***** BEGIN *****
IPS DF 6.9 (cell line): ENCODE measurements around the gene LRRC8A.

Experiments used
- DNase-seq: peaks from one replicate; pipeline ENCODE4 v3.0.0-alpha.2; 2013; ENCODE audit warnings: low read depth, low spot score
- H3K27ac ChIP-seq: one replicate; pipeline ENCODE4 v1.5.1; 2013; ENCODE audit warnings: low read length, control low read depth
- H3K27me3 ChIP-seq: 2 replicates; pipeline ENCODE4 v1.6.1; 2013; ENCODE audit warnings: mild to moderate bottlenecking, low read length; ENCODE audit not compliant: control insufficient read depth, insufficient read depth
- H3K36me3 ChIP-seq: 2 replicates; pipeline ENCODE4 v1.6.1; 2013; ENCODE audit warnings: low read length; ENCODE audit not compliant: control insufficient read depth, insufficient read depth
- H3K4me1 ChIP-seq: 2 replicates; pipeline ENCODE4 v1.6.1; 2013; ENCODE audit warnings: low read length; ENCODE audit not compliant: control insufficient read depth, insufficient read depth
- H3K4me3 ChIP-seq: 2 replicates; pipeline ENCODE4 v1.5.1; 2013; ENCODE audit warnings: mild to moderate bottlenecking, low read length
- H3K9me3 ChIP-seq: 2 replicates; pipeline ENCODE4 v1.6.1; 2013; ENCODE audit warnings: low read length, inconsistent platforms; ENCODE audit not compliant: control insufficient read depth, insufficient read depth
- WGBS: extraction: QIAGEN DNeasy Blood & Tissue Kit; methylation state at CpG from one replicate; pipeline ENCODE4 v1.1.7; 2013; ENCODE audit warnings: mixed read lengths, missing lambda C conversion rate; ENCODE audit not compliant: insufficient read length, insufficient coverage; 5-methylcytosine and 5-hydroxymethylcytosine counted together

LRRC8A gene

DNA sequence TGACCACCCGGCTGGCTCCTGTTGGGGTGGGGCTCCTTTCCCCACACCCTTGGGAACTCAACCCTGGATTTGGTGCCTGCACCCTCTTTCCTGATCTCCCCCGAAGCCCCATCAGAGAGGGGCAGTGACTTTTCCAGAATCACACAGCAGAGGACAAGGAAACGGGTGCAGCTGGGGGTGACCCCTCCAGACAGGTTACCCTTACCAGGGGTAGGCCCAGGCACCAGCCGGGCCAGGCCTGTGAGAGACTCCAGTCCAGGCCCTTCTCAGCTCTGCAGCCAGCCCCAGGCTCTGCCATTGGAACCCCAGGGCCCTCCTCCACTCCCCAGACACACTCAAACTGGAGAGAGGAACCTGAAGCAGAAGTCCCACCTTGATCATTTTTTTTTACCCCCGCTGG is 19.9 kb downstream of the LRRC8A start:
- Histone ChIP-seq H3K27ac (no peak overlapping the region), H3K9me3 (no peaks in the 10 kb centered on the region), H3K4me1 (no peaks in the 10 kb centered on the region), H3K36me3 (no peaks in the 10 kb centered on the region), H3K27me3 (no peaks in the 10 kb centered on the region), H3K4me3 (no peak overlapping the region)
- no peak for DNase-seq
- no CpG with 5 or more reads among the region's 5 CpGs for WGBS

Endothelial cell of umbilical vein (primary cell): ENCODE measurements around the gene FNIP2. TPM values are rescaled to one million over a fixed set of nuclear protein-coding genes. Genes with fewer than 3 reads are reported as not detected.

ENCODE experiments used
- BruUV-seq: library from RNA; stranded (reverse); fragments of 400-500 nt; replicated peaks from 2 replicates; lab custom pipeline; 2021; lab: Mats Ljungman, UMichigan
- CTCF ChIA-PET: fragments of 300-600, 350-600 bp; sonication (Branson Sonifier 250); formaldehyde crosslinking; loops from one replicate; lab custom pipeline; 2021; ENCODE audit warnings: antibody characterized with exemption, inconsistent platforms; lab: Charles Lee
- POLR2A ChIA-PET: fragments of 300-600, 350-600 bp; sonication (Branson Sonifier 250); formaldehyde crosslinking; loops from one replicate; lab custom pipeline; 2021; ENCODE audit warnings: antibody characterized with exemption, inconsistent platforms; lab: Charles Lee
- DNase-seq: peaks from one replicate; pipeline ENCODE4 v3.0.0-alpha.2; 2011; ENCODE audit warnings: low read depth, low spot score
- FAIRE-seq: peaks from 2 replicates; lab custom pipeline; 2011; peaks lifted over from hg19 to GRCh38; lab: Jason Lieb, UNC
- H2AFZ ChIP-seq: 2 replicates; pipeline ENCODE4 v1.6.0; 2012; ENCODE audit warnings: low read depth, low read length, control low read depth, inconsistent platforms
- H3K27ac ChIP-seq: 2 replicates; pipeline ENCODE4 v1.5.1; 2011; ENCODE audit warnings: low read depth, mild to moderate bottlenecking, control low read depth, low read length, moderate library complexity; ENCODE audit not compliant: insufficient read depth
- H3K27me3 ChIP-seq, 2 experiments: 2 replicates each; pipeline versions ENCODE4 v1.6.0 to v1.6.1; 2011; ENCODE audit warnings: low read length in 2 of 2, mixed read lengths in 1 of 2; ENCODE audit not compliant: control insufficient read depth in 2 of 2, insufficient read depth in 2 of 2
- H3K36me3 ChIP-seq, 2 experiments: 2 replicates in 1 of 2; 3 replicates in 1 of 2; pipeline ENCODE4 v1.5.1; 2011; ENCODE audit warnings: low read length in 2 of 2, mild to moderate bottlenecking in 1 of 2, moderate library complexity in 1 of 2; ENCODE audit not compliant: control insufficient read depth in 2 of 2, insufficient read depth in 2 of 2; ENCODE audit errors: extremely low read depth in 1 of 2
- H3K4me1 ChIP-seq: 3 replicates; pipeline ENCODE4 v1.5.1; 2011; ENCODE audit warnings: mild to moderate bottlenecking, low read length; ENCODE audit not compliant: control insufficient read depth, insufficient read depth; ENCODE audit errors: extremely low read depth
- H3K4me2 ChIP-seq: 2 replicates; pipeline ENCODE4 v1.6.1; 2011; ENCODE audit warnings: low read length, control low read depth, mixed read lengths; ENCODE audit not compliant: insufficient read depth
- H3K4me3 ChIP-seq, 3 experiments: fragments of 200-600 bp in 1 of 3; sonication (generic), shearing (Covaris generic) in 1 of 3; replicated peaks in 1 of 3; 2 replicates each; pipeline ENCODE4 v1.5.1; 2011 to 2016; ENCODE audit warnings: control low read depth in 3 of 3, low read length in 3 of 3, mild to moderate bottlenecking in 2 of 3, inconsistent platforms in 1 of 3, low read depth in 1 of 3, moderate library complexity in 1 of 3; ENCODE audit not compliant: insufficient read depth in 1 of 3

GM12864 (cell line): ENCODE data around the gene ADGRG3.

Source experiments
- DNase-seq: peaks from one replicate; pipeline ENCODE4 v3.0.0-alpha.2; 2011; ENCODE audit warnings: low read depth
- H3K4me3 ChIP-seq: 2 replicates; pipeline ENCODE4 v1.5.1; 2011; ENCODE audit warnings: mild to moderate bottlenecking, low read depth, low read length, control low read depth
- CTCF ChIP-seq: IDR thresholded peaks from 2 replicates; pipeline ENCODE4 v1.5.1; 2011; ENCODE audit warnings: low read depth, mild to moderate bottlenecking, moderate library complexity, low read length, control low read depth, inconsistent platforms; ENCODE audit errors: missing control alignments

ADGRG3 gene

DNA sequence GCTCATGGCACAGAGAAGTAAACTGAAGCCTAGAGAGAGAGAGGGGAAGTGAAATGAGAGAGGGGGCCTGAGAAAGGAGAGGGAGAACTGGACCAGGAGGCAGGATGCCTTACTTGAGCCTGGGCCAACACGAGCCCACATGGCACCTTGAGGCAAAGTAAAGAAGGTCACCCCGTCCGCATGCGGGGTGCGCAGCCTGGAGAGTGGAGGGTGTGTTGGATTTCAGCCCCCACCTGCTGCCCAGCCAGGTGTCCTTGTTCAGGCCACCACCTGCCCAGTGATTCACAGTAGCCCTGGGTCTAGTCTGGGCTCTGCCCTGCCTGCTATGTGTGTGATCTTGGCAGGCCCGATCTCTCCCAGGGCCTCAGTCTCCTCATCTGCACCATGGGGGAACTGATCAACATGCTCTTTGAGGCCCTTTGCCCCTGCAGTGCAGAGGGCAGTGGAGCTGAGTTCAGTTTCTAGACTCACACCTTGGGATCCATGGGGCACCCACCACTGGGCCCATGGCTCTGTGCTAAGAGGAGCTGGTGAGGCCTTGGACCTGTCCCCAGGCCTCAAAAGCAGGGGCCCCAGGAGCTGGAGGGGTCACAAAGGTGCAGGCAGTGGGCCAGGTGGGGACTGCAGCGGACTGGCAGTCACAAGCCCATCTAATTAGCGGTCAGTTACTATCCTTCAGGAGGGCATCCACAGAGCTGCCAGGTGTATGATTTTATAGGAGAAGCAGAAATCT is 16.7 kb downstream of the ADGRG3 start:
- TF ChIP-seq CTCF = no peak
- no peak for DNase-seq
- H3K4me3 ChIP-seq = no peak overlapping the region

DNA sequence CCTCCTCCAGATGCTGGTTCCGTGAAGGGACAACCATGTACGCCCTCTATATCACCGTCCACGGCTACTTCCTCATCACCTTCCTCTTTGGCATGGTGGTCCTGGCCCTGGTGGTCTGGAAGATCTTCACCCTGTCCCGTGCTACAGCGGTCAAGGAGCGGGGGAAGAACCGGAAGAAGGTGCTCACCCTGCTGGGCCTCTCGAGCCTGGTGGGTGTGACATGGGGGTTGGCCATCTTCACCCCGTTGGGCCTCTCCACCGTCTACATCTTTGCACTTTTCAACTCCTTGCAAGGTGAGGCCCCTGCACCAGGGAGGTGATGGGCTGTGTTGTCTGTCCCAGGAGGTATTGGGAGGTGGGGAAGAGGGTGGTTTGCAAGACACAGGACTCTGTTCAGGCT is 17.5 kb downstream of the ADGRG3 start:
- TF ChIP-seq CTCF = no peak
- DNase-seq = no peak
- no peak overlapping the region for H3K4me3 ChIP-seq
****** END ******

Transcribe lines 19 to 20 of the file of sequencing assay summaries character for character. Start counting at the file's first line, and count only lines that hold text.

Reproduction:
- CTCF ChIA-PET: fragments of 300-600, 350-600 bp; sonication (Branson Sonifier 250); formaldehyde crosslinking; loops from one replicate; lab custom pipeline; 2021; ENCODE audit warnings: antibody characterized with exemption, inconsistent platforms; lab: Charles Lee
- POLR2A ChIA-PET: fragments of 300-600, 350-600 bp; sonication (Branson Sonifier 250); formaldehyde crosslinking; loops from one replicate; lab custom pipeline; 2021; ENCODE audit warnings: antibody characterized with exemption, inconsistent platforms; lab: Charles Lee